1.    Introduction

1.    The report reviews the complex relationships and issues concerning the wise use of wetland ecosystems and human health, including:

  • public health principles and practices;
  • wetland health and ecological character of wetlands;
  • human health and wetland ecosystem services;
  • the effects on human health of disruptions to wetland ecosystem services;
  • economic values and incentives for supporting human health;
  • global trends affecting wetlands and human health; and
  • responses and interventions for maintaining the ecological character of wetlands and supporting human health.

2.    The report is designed to assist those responsible for the conservation and wise use of wetlands, from wetland site managers to national and international decision-makers, in understanding the policy and management issues, so that they can engage more closely with their colleagues in the public and environmental health sectors and work to ensure that wetland management and health-related interventions maximise the maintenance of wetland ecosystems and their continued delivery of services.

3.    Over millennia wetland ecosystems and humans have had an intrinsic relationship, with people obtaining many valuable services from wetlands, including direct and indirect support of human well-being and health. The increasing rate of human exploitation and modification of the environment has adversely affected the health of wetlands, many of which have been lost or degraded to an extent where they no longer provide the ecosystem services that previously supported human well-being and health. This situation has developed to the extent where failure to tackle the loss and degradation of wetland ecosystems could undermine progress toward achieving the Millennium Development Goals (MDGs).

4.    An underlying part of the relationship between wetland health and human health is its complexity, as shown by the paradoxical situation in which wetlands provide many valuable services to people but also support many disease vectors. Taking into account this complexity, the report focuses on human health as a component of human well-being that is linked inextricably with wetland health.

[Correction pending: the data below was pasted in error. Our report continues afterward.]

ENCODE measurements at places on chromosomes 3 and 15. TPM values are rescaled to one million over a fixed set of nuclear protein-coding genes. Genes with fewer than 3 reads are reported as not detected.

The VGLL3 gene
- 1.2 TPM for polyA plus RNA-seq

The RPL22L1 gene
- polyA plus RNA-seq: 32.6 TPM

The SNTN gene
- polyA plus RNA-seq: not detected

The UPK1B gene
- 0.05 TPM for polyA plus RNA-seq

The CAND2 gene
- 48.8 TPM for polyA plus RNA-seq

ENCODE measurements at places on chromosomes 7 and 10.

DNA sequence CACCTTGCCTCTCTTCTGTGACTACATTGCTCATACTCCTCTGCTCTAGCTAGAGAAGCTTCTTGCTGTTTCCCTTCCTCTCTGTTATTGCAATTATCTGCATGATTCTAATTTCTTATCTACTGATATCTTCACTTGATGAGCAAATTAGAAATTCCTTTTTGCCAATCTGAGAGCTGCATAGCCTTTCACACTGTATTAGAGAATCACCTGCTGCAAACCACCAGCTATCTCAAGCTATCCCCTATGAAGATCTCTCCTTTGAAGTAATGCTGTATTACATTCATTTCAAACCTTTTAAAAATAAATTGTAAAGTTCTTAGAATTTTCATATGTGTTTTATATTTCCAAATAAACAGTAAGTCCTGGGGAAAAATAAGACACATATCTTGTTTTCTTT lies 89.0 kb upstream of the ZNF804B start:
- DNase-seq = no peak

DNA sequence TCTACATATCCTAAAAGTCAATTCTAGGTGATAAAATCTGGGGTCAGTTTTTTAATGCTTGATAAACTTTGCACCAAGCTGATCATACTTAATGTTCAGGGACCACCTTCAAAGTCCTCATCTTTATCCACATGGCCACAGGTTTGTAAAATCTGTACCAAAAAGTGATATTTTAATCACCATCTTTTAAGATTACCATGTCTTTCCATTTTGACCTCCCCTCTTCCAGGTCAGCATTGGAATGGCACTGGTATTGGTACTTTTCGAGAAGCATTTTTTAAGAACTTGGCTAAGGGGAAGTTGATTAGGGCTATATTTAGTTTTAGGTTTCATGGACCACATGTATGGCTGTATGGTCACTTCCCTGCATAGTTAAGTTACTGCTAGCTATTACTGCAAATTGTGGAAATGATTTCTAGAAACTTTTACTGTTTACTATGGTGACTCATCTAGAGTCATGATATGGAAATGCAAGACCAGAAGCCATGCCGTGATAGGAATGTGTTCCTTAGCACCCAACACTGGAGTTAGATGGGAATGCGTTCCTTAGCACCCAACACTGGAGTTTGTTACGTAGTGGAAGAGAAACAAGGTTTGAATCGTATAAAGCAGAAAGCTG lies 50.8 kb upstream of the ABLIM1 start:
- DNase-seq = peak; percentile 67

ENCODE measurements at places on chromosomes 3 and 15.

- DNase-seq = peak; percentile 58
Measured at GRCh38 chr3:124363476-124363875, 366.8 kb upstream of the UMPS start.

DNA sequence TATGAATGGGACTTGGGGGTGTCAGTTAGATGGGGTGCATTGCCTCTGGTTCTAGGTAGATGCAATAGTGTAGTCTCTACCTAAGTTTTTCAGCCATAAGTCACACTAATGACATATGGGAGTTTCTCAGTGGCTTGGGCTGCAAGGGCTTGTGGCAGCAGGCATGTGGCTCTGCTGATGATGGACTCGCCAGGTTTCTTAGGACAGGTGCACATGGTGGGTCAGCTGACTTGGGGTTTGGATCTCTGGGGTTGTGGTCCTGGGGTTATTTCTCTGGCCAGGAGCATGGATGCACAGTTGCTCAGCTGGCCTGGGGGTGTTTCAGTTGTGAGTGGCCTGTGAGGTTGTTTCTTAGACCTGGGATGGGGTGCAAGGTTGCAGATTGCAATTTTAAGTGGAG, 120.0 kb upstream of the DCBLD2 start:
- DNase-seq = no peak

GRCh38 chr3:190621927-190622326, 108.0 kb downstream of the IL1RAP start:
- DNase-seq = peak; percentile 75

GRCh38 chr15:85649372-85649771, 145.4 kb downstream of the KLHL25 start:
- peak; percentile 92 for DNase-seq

2.    Public health principles

5.    Today’s definition of health was agreed sixty years ago and adopted by the founding Member States of the World Health Organization (WHO) as part of its Constitution. It emphasizes the public health principles and concepts that evolved during the second half of the 19th and the first half of the 20th century: Health is a complete state of physical, mental and social well-being and not merely the absence of disease and infirmity.

6.    Public health is underpinned by three principles:

  • First, the highest duty of public health is to protect populations from risks and dangers to health. It includes the performance of basic public health functions, such as ensuring the quality of medicines and the safety of food, water, and blood supplies. It also includes a responsibility to ensure that populations have the information and the means to protect their health. Obviously, it includes regulatory functions and requires the investment of public funds.
  • Second, the highest ethical principle of public health is equity. This can be expressed in simple terms. People should not be denied access to life-saving or health-promoting interventions for unfair reasons, including those with economic or social causes.
  • Third, the greatest power of public health is prevention. Medicine focuses on the patient, but public health seeks to address the causes of ill health in ways that provide population-wide protection.

7.    Health determinants are factors that influence our state of health. These are classed in three broad levels:

  • Individual/family determinants, such as poverty;
  • Physical and social environmental determinants, such as exposure to pollutants and employment opportunities; and
  • Institutional determinants, such as the capacity of health protection agencies, including utilities and medical care.